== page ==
Golden Light — Welcome to the MEAT ZONE!

Come to a meat meet where you can meet mighty meat monsters!

I’ve played a lot of weird games in my time, but Golden Light takes the biscuit. It then turns the biscuit into a pile of meat that wants to eat you. Then you attack the meat with a fish head and the meat falls in love with you…

You’re out for a nice picnic with your partner. She’s talking gibberish for some reason, but maybe that’s why you love her. You decide to go and get her a rose, only to return to the sight of a giant hand made of meat pulling her into a hole in the ground that you immediately leap into in pursuit. And so starts out your adventure in Golden Light. Welcome to The Gut.

Golden Light is a first-person horror rogue-lite with elements of sheer insanity that will have you assume the developers were taking some very interesting mind-altering substances. You’ll travel from floor to floor in The Gut, a labyrinth made of meat, finding keys to venture ever lower in pursuit of your lost love. Be wary though, as nigh-on every object you encounter, from vending machines to computers, could be a sentient pile of meat baying for your blood.

Golden Light
Combat is messy, unpleasant, and hard to deal with. It’s better to run and hide in most cases.

You can fight back of course, using the various weapons you’ll find lying around. These range from simple melee weapons like knives and pipes, to ranged tools such as pistols and shotguns. They aren’t that effective though, as the weapons you use are dead unless you rub meat on them, bringing them to life and doubling their damage. There are items you can use too, like fish heads and eyeballs with fingers. This being a rogue-lite means that you won’t know what these items will do until you use them on yourself or your enemies. Maybe they’ll explode, perhaps they’ll heal, or in some instances they’ll make you fall in love with meat to the extent that you’ll refuse to fight them.

Often it’s a better option to avoid fighting altogether, and stealth is your friend for this reason, amongst others. You generate sound as you do anything, and you’ll cause objects in the environment to reveal themselves as meaty monsters. Your weapons also make sound, but not just in the traditional way. If your weapon is alive, it will have a sound range as well, making you more vulnerable. Combat isn’t really your speciality, so you’ll want to forgo weapons frequently unless you are on a boss level, else you’ll likely die quickly.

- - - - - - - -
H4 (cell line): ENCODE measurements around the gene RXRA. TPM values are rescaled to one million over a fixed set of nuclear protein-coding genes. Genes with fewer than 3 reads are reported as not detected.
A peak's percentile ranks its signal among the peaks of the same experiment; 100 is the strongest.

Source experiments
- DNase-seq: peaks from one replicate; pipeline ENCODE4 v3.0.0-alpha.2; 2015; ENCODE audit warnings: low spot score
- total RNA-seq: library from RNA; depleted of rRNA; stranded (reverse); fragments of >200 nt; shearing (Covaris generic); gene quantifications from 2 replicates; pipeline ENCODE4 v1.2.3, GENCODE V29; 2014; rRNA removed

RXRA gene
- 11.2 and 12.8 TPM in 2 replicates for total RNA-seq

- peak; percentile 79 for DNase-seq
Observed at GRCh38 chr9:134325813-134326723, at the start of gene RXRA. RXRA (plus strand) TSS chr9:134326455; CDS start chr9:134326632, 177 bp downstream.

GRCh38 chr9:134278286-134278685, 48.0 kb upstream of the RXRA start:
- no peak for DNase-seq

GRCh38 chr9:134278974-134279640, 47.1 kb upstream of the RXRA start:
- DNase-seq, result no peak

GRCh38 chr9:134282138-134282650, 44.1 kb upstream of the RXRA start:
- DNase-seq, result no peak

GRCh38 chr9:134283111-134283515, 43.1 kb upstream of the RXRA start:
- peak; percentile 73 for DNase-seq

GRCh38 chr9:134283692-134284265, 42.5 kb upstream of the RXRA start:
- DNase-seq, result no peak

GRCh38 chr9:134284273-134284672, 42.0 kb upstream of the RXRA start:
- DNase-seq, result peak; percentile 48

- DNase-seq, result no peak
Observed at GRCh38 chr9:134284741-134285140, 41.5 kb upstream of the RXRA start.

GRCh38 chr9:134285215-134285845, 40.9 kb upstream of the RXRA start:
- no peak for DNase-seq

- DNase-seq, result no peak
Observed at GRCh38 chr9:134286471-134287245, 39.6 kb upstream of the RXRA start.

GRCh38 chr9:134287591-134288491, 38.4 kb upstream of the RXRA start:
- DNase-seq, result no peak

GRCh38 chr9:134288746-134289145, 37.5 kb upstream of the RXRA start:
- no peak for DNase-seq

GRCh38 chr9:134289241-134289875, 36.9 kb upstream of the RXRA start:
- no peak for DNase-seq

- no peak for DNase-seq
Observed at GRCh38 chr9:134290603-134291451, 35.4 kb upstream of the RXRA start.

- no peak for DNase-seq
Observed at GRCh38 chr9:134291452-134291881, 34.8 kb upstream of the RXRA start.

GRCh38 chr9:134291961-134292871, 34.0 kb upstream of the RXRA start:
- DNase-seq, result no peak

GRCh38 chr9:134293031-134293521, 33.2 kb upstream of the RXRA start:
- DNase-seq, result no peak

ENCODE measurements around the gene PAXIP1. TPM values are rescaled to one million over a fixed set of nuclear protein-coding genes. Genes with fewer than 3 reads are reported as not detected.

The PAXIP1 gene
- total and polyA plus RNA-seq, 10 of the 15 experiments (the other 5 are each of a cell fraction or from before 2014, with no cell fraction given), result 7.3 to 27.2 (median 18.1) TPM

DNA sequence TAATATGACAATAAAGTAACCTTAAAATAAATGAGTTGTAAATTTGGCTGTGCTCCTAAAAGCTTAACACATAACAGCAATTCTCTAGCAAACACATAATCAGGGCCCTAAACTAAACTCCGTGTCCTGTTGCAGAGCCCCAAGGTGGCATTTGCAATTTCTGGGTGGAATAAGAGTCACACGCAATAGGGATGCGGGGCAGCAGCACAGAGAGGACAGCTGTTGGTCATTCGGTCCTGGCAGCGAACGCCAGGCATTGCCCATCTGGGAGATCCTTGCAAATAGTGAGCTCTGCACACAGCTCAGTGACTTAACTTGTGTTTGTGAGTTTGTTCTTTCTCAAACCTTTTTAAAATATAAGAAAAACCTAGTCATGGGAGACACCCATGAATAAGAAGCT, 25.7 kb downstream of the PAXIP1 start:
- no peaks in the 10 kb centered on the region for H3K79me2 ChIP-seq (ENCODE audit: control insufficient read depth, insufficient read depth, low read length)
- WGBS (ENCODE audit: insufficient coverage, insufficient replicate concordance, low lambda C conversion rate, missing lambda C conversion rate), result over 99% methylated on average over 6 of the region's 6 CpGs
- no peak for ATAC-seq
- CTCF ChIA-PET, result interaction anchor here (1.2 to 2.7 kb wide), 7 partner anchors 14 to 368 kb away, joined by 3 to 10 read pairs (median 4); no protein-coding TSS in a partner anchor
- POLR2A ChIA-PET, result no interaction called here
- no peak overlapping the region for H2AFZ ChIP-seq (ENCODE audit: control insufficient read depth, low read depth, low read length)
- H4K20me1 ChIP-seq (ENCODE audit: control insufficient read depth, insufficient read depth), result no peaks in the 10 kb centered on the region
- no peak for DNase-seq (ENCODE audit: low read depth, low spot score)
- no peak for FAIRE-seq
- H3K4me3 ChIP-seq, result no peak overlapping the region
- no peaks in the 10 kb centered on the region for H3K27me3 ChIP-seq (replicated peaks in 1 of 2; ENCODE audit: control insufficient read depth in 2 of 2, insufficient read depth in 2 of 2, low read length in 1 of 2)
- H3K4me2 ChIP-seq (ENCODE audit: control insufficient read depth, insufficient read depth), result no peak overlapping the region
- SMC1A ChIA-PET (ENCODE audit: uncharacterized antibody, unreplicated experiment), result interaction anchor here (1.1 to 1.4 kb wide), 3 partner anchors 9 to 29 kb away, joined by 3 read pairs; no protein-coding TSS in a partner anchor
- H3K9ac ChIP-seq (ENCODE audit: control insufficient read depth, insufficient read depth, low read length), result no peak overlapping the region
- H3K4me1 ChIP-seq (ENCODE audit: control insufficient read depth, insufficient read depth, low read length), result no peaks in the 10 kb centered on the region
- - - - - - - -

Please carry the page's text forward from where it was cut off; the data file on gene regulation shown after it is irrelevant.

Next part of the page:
As Golden Light is a rogue-lite, you will die frequently. At this point you are transported to a field, complete with a talking bicycle with arms, a giant playing a grand piano, and a creature who can send you back into The Gut at your most recent level (depending on your difficulty level). Look, I said this game was insane and I stand by that.

Golden Light
The overworld is…odd.

The stages themselves aren’t terribly big, but they feel quite labyrinthine and it’s easy to get turned around as you avoid monsters and traps. There are maps scattered around that help you find your way, and you can take these to orient yourself as well as use as a weapon. The visual style — feeling somewhat like the otherworld from Silent Hill — makes it hard to discern where you are exactly, which adds to the sense of unease, as does the sound design which will have you freezing solid at the slightest sound in case you’ve been heard. It’s surprisingly terrifying at times!

Being honest, at first I thought Golden Light was a meme game, filled with silly visuals and odd use of text to make everything out to be a big joke, but there’s something to this that makes it a surprisingly solid experience. It took a couple of hours for me to get to the point that I’d worked out enough of the systems to have a good go at it, and up until that stage it was a bit of a slog. Once through that initial hurdle though, it felt quite fun to play, but the unsettling atmosphere still persisted.

This is in Early Access at this point, so there are a few oddities here and there that I hope will be ironed out. There are no understandable visual options — what does Resolution X1-4 mean? — and there’s some really bizarre mouse acceleration that I can’t seem to get rid of. I also suspect that finding keys every floor before fighting a boss could get a bit tiresome over a large number of playthroughs, but the experience as it stands is pretty solid. Golden Light is certainly an acquired taste — and that’s the taste of madness. I really can’t think of anything else quite like it, and for that reason alone it’s worth a look.

You can find Golden Light on Steam

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